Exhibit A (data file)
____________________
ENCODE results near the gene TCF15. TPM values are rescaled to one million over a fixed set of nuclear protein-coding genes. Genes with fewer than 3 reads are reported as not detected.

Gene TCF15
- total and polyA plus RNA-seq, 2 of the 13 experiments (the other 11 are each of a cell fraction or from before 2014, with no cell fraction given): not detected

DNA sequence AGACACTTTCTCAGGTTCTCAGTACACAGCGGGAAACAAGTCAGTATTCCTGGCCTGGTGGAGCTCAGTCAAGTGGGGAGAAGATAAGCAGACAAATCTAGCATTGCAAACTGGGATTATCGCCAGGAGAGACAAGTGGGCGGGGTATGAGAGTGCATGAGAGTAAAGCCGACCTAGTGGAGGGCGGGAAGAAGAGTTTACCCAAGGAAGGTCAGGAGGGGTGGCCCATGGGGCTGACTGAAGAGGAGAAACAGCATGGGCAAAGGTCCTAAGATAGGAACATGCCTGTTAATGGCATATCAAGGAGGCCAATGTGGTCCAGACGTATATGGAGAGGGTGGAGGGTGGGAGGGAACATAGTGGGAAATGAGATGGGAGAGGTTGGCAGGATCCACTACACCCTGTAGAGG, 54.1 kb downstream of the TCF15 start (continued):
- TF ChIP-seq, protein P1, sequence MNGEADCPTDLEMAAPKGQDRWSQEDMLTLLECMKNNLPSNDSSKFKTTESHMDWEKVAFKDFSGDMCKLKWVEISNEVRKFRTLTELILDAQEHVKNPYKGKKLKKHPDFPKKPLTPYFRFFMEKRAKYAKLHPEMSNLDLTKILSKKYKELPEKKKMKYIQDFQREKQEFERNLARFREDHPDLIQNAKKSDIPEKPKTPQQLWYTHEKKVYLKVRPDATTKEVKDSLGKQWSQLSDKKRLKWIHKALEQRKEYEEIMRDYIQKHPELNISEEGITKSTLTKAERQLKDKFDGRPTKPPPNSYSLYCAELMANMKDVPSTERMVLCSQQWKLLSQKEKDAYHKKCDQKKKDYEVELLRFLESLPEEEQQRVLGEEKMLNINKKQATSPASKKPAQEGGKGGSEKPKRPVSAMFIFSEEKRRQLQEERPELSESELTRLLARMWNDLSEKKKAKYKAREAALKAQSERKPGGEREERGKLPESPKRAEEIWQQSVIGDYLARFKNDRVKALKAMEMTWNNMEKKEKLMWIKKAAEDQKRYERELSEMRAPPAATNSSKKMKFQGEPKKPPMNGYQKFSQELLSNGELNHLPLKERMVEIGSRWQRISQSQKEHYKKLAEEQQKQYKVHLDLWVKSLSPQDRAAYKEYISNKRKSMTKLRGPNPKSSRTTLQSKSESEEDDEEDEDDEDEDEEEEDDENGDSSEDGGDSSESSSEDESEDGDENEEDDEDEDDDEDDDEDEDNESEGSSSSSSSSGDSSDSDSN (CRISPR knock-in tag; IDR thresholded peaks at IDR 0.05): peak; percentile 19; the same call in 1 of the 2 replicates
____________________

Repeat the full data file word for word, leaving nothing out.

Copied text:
ENCODE results near the gene TCF15. TPM values are rescaled to one million over a fixed set of nuclear protein-coding genes. Genes with fewer than 3 reads are reported as not detected.

Gene TCF15
- total and polyA plus RNA-seq, 2 of the 13 experiments (the other 11 are each of a cell fraction or from before 2014, with no cell fraction given): not detected

DNA sequence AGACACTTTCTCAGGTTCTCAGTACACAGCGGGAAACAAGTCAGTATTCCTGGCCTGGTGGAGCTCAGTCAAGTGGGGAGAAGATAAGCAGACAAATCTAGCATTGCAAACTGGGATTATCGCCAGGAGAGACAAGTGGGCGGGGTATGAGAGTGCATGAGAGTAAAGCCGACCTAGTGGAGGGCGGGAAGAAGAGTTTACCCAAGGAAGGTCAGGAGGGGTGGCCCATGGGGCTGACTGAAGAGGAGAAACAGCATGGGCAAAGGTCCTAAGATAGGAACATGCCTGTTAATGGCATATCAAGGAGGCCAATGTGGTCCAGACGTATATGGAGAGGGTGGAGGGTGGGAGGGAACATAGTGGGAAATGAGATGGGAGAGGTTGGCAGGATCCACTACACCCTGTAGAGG, 54.1 kb downstream of the TCF15 start (continued):
- TF ChIP-seq, protein P1, sequence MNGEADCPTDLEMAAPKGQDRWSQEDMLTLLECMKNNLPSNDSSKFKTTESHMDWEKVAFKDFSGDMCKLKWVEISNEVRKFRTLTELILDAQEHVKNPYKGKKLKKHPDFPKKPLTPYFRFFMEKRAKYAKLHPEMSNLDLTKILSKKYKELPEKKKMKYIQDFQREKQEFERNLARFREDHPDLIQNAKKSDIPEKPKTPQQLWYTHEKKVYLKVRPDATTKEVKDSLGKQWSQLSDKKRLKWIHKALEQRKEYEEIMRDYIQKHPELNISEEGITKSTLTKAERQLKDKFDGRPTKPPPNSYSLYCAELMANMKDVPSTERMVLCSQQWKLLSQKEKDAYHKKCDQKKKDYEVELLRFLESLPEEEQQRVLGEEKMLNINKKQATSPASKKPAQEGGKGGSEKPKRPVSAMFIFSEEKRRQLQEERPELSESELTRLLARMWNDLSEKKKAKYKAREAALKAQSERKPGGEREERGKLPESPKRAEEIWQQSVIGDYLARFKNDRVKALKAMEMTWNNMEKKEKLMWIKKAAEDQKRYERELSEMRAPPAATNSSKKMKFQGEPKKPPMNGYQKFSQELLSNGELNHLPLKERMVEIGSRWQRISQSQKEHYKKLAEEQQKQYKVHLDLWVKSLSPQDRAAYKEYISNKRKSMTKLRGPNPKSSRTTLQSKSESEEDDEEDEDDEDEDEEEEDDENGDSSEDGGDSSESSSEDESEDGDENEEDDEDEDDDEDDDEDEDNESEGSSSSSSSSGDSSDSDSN (CRISPR knock-in tag; IDR thresholded peaks at IDR 0.05): peak; percentile 19; the same call in 1 of the 2 replicates